This aims to help you make an educated purchase that will lead you on the right mountain bike.
• Know what type of biking you want
This will set the standard of your bike as well as its price. Mountain bikes are not created equal. They are designed for a specific style and terrain. Your task is to determine which type of biking you will be doing most of the time. Are you going to ride on different terrains or smooth surface? Are you going to use your bike for serious off-roading or cross-country expedition? Knowing the answer to these questions will lead you to the bike you really need.
• What to look for…
Good bikes are comfortable, durable and feature-packed. While this may cost a lot, it is important to focus your find within these criteria. Comfort means everything. A bike with an adjustable seat and good suspension is a must. Durability is equally essential. Choose between aluminum and steel frame depending on the type of use. Features can add to the cost of the bike. You may want to choose which features are necessary. Again, “good” is always equated with price, at least for mountain bikes, so if your money doesn’t match with the bike that you want, identify what features you can give up.
• Set your Price
Most mountain bikes are expensive. In fact, there is virtually no limit to how much you can spend on your bike. But this should not be the reason to quit your desire to conquer the mountain. With the right knowledge of what you want your bike to be, choosing the right bike is made easier. Just remember that with price comes quality. An $800 bike for example has more components and is more durable than a $500 one. Here, price really matters but if you are a first-time buyer, I suggest that you get a basic bike and upgrade as necessary. This way, you will not waste your money just in case you decide to hang your bike. Conversely, buying a $2000 bike is not bad as long as you can afford it. After all, with price comes functionality and features. The point is, set your price according to your needs and how much you can afford.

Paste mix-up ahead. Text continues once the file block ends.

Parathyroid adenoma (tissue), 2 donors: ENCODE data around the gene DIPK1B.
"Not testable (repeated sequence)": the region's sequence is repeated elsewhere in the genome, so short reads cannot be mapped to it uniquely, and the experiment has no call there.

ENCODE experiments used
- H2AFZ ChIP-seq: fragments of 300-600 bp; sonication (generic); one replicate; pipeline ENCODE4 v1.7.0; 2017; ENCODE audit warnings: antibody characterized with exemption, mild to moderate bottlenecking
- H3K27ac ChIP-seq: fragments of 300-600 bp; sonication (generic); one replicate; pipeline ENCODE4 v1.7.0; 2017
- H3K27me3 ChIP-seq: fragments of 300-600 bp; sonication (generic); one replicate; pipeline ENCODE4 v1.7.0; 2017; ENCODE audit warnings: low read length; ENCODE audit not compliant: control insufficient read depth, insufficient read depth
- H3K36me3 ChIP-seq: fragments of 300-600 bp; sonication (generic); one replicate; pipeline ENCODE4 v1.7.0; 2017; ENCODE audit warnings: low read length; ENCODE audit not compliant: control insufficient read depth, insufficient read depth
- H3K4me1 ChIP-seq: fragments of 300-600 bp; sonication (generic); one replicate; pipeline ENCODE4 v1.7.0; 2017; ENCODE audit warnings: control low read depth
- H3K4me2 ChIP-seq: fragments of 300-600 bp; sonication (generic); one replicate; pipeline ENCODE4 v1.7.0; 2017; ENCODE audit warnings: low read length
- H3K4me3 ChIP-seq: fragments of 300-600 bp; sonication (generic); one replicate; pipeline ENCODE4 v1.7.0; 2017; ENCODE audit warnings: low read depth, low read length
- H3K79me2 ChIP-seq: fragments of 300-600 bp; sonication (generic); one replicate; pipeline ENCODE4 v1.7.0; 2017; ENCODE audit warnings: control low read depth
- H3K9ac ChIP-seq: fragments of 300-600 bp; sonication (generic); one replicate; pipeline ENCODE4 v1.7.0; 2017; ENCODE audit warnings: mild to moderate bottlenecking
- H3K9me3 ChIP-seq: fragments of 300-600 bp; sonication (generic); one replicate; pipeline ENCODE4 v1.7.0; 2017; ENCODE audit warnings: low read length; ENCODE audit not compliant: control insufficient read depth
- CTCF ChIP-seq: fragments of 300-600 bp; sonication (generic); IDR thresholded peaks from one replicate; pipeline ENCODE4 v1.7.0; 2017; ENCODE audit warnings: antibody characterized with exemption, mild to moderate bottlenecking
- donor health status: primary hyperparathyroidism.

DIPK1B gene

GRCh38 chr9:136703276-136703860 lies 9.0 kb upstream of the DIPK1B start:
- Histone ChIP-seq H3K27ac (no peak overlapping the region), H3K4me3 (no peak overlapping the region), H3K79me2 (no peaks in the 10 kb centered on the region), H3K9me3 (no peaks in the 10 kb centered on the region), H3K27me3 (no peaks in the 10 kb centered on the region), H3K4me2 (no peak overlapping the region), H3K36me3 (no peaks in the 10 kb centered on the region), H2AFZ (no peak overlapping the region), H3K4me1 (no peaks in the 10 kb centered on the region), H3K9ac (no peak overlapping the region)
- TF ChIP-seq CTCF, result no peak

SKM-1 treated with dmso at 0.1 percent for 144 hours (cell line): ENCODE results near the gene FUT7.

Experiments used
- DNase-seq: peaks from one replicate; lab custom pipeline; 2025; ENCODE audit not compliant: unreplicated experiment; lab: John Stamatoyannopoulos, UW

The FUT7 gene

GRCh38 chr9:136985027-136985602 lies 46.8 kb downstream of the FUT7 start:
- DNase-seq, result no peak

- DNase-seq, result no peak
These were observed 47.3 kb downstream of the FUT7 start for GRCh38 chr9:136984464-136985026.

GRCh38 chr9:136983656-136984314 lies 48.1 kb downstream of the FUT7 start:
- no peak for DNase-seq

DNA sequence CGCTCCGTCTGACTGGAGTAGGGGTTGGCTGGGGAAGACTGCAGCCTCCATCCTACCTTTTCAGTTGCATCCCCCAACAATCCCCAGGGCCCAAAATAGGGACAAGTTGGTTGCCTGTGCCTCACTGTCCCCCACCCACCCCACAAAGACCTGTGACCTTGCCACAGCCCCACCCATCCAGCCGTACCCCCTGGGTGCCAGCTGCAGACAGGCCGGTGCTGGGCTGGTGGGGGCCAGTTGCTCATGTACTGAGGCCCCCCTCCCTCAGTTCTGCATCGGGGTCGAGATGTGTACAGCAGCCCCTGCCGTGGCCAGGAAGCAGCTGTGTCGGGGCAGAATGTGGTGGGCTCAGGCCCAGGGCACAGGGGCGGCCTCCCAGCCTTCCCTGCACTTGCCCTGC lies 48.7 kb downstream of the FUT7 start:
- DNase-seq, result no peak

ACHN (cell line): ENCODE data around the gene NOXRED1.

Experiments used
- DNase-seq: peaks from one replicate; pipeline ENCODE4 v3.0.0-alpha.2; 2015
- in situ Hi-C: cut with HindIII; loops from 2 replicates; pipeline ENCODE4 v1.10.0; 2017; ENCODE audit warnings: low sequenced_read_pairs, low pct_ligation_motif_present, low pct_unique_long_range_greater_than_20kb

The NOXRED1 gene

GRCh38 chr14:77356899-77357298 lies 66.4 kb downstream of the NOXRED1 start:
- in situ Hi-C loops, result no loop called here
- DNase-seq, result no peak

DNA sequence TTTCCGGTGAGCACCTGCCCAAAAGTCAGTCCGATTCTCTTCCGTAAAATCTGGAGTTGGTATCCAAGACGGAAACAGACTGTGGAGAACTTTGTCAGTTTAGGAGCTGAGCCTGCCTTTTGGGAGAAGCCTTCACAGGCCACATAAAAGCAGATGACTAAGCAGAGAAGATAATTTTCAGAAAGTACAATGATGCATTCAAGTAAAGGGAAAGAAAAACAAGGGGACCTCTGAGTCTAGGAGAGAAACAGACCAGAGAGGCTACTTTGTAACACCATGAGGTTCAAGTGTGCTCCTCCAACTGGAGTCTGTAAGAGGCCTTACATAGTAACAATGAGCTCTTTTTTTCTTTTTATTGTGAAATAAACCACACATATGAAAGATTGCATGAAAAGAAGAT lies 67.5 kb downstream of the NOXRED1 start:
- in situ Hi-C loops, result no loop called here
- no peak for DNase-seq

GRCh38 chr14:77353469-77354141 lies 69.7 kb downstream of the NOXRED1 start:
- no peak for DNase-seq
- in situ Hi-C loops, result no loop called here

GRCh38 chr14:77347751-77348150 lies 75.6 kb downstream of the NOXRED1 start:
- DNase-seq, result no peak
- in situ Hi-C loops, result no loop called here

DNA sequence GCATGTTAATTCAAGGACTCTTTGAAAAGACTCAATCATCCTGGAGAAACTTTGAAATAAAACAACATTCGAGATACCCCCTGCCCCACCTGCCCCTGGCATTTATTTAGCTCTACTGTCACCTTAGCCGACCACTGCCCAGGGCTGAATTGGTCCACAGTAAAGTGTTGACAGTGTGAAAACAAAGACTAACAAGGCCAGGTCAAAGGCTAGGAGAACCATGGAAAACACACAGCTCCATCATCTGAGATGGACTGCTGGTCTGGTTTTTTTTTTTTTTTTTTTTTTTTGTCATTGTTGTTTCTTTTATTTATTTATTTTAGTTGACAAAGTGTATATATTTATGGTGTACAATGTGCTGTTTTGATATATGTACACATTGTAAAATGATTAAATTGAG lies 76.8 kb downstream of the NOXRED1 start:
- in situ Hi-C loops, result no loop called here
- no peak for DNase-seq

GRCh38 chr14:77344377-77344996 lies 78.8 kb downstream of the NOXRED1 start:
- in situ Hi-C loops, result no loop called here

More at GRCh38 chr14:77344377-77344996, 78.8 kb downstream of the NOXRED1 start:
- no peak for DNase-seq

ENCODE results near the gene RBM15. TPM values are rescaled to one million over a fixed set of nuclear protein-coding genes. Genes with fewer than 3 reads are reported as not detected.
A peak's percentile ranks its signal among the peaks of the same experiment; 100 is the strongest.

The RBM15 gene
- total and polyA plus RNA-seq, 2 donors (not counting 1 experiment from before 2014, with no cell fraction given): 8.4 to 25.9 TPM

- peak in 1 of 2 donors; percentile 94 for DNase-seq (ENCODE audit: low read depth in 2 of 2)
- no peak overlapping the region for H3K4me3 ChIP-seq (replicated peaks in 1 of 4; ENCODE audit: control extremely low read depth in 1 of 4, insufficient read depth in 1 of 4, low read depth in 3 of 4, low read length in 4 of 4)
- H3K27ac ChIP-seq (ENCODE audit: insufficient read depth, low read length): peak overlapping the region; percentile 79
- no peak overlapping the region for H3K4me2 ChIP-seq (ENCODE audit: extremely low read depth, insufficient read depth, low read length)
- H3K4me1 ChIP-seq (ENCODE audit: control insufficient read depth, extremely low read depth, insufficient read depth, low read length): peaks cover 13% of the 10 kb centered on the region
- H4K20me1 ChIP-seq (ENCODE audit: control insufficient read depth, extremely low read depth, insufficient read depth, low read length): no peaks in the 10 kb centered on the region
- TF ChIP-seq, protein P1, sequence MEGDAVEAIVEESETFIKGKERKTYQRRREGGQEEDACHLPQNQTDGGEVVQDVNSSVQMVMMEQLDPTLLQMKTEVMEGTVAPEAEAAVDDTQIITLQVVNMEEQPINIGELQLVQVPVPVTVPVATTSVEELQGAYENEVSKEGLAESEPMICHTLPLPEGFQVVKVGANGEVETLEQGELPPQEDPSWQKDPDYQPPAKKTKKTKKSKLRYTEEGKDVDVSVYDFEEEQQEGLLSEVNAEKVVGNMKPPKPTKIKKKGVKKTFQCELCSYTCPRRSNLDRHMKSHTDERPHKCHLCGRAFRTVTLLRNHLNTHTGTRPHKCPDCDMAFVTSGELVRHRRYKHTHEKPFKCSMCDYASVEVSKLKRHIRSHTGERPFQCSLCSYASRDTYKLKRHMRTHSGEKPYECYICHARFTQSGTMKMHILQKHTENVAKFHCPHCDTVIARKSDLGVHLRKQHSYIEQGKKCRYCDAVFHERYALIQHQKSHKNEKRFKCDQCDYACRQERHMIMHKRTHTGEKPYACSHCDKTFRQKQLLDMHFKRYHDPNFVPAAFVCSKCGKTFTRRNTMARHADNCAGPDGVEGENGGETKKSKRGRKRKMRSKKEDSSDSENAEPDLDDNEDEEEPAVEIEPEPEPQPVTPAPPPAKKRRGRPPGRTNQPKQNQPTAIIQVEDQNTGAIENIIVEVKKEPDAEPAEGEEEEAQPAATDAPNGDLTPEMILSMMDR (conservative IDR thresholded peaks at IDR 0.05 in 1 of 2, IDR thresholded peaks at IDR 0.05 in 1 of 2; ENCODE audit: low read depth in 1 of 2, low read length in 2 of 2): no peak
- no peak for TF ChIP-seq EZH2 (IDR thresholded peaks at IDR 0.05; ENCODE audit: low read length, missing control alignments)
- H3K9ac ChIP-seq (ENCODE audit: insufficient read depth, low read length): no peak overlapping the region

• Find a good dealer
Finding a good dealer is as good as finding a good bike. Although you do your research, talking to a dealer’s representative can shed light on the things you want to clarify and things you still need to know about mountain bikes. Ask questions about the different types of bikes, its features, maintenance, maintenance cost and servicing. A good dealer is more than willing to assist you on these things.
• Look for a good deal
Nothing could be better than buying a bike that is worth more than its sticker price. If you want to get more than your money’s worth, do your homework. Find as much information as you can on different bikes. Read product reviews. This will take time but is worth every minute. Another sure way to get a good deal, or even the best deal, is to buy during fall and winter. Dealers are willing to slash off hundreds of dollars to the bike’s original price to dispose the last year’s stocks and give way to their new designs in summer.
Instinct (or impulse) may tell you to buy certain bike because it looks good or the price is reasonable but I suggest that you evaluate and decide out everything that what we have discussed.